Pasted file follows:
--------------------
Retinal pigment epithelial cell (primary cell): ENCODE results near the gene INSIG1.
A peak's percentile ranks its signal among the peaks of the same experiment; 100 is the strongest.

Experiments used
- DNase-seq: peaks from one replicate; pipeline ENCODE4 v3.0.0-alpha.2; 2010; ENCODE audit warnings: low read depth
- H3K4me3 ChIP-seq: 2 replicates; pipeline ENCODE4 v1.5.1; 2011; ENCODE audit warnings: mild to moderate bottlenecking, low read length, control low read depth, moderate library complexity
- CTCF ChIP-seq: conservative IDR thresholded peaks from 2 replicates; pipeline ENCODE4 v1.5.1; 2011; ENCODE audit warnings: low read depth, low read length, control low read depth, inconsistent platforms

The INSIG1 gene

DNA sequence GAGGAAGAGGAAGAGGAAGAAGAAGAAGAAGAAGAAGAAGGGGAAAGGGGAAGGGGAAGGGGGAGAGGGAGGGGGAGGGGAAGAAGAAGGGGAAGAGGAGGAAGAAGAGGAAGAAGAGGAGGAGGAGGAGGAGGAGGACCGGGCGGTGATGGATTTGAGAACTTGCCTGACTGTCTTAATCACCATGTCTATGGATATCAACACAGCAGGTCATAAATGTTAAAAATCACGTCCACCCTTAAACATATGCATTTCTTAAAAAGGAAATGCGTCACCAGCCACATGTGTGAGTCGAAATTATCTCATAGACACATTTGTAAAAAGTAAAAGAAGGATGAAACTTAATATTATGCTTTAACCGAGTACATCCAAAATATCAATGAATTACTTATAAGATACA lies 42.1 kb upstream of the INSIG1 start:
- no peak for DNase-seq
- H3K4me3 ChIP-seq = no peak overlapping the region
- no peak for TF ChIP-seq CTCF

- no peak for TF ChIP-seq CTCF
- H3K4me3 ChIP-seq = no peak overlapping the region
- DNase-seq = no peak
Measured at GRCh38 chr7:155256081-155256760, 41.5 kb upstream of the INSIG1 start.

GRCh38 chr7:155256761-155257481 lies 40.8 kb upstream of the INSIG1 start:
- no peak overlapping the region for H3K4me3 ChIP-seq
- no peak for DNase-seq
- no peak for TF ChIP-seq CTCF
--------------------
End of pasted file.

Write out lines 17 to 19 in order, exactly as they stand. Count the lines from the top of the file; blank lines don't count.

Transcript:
- no peak overlapping the region for H3K4me3 ChIP-seq
- no peak for DNase-seq
- no peak for TF ChIP-seq CTCF